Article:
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2017’s Favourite Design Trends for the Home

Last Modified: 30 Jan 2017
architecture and construction
home decor

Every year sees a fresh, new surge of style, innovation and change – for the self and the home. This year, we’ve matched most of the global home trends with the ones we instinctively thought were right, and we’ve got most of them bang on and featured them here. From colour sensibilities and walls to technology and friends, it’s a list as fresh as the information it offers.

Furniture pairing.

No longer is it deemed essential for furniture in one room (or even one home) to be from the same period. Art deco will sit comfortably with Raj pieces; and modern, functional pieces will blend happily with vintage French.

The result will be a 2017 look that is unique and cannot quite be replicated, because it has been hand-picked and put together by you.It’s also the perfect way to bring in a plethora of serious and fun looks into the home.

Oversized pieces

With houses now being built to accommodate the burgeoning urban growth around, homes are now smaller, smarter, and in a way, warmer. This new size means more practical, classy furniture that are both functional in thought and stylish in look.

Overstuffed leather sofas, large family dining tables, floor lamps that take up more than just a corner, and beds with large and ornate headboards – though each of these pieces are great by themselves, they tend to transform a small space into a smaller, more cramped one. One where it isn’t cosy, but claustrophobic. We suggest you stick to large dogs and large hearts in the new homes of 2017. Unless of course, you’re blessed enough to be living on a farm or in a villa.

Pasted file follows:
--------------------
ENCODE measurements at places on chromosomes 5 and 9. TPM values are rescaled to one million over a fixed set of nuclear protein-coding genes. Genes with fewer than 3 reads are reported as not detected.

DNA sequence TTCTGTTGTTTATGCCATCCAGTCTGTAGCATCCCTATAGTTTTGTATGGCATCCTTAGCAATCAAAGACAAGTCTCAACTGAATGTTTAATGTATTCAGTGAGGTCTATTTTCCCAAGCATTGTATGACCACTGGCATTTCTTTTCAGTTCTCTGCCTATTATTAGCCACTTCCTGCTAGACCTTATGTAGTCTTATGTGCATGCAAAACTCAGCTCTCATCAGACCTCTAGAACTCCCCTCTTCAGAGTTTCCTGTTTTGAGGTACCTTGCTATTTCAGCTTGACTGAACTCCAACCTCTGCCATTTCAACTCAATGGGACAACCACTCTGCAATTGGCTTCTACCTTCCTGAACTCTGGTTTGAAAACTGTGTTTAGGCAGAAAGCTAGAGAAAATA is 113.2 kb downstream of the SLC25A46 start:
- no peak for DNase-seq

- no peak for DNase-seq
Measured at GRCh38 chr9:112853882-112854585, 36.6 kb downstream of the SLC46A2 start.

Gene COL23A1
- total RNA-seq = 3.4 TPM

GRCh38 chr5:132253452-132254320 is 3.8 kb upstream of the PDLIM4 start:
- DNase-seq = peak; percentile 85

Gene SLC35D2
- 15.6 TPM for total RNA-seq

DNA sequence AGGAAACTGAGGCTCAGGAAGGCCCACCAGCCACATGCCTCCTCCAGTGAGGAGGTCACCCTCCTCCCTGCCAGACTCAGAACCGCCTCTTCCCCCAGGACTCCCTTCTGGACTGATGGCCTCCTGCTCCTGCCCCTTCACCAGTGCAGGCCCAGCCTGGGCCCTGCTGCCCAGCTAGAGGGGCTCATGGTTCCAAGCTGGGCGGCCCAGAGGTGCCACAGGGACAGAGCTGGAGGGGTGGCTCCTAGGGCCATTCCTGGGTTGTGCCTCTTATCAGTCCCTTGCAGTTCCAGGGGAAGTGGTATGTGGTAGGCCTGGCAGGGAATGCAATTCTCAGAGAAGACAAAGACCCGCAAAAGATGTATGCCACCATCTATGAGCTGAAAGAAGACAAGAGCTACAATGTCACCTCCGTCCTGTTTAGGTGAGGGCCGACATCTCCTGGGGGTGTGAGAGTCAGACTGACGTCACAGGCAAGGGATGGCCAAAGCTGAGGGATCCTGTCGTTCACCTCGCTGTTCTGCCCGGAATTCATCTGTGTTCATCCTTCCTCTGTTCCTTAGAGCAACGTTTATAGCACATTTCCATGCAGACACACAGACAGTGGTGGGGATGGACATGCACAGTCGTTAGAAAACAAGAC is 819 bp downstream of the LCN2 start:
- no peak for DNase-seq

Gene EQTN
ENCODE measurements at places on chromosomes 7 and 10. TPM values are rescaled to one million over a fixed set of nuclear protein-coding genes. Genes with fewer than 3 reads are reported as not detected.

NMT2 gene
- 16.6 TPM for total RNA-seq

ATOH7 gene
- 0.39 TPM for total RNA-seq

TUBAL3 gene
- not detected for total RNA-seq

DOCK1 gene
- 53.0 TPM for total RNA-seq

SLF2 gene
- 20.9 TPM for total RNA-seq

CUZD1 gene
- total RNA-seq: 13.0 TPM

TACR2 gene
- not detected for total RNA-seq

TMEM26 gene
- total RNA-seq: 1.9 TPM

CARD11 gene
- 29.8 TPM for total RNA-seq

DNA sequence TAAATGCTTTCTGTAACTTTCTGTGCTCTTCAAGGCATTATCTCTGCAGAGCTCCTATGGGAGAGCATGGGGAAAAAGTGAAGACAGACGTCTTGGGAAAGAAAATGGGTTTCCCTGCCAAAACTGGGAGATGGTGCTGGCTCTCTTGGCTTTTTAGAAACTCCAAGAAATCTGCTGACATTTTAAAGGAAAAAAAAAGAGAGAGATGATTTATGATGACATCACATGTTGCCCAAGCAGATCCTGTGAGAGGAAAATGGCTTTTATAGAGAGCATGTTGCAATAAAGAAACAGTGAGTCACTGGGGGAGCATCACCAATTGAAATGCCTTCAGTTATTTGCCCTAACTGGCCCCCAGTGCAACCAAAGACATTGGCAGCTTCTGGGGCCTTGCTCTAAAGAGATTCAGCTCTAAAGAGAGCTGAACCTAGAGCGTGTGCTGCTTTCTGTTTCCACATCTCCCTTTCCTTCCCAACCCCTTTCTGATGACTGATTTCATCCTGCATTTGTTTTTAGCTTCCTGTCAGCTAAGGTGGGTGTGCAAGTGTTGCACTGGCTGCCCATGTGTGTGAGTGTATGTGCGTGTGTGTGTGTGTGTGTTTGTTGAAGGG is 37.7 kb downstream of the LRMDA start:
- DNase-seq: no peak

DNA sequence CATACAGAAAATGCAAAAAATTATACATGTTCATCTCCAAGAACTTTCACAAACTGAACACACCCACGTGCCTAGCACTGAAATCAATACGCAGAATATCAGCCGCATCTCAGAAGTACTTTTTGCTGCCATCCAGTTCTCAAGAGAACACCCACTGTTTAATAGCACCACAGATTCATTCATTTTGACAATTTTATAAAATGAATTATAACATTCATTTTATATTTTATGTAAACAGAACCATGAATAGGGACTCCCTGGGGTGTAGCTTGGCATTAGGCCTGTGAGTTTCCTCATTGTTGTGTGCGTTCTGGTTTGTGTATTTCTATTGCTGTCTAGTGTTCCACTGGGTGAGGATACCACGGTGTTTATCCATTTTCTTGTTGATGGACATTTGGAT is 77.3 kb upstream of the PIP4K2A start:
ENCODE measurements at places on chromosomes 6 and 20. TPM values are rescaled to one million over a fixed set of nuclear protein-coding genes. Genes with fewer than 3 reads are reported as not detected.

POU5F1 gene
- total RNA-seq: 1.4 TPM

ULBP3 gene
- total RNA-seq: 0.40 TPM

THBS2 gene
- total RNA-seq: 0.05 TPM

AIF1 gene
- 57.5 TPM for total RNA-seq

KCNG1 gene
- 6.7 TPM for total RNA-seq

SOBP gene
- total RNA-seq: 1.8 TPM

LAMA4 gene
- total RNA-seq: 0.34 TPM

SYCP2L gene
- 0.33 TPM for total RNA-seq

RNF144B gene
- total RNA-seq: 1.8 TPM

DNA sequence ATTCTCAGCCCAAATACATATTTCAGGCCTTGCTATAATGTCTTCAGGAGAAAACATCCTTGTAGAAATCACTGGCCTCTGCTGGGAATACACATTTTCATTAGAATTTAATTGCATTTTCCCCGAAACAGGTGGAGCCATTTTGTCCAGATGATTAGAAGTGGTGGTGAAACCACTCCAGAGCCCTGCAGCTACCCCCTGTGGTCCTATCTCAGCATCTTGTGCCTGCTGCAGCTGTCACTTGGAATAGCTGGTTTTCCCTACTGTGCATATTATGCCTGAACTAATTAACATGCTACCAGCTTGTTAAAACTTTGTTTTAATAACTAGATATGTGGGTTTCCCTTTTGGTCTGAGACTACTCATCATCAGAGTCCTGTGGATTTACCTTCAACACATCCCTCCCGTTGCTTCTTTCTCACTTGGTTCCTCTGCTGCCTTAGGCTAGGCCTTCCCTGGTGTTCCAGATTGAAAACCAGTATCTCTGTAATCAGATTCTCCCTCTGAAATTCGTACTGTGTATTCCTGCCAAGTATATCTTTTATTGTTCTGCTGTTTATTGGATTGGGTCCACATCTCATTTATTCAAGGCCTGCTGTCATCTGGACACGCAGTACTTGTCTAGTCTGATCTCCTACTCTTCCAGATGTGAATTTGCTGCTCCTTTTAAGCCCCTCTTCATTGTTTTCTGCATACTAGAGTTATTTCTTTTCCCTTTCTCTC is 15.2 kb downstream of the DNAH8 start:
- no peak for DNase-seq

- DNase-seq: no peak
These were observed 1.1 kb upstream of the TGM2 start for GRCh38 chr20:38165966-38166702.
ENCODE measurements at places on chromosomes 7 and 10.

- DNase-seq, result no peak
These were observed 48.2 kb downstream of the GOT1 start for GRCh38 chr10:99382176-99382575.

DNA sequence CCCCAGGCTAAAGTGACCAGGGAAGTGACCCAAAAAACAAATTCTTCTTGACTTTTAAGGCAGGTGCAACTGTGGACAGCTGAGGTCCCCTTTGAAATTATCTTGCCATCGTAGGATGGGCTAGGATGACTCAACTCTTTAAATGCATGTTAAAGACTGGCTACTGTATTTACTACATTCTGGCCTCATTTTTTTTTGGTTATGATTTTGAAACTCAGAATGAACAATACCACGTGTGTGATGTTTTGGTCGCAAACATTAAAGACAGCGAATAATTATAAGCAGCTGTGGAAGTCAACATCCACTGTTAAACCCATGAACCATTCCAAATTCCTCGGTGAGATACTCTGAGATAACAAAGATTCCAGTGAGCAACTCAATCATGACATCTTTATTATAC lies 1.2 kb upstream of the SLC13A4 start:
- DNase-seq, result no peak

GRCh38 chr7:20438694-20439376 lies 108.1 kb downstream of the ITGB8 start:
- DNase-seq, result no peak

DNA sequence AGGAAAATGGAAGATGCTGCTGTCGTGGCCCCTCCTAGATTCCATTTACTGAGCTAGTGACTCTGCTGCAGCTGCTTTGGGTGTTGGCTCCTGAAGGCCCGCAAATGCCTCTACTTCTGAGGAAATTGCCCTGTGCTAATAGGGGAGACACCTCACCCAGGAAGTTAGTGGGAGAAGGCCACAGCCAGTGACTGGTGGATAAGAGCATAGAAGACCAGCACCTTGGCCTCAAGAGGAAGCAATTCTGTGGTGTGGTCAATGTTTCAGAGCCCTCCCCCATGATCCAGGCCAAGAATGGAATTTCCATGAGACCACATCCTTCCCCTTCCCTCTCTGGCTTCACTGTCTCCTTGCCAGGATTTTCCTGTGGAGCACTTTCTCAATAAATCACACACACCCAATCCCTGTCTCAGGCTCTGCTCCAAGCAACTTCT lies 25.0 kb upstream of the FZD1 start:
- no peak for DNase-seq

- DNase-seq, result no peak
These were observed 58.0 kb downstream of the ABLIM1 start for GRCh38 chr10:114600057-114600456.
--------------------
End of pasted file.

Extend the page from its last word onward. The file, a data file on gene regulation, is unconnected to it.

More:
Pantone colour for 2017

Every year, Pantone announces a new colour for the year. This shade is arrived at after researching global design, social trends, pop culture and art. This year, the colour chosen is greenery. It almost seems like the perfect fit primarily because all of us are veering towards a more eco way of life, and secondly, because green is available not just on fabrics, but on plants as well.

This means indoor plants are making a comeback. A comeback as strong as the 60s where hanging plants graced balconies, and plants as large as trees filled entryways. Apart from breathing greens, there is the calm of tropical prints that are filled with the same shade and complemented with rich, dark shades of oranges and reds. The result is alive, energy-filled and contemporary in an earthy way.


More than a trend, this is a belief. One that can be easily experienced when you decide to clean your cupboard, give away a few pieces, and experience a peculiar calm. The same can be done with shelf spaces, balconies and rooms. Don’t get down to tackling everything on the same day. Instead plan it out before you randomly toss out things you think you don’t need.

The idea of decluttering is more to create good energies in the house and simplify your life rather than to give things away to those who need it.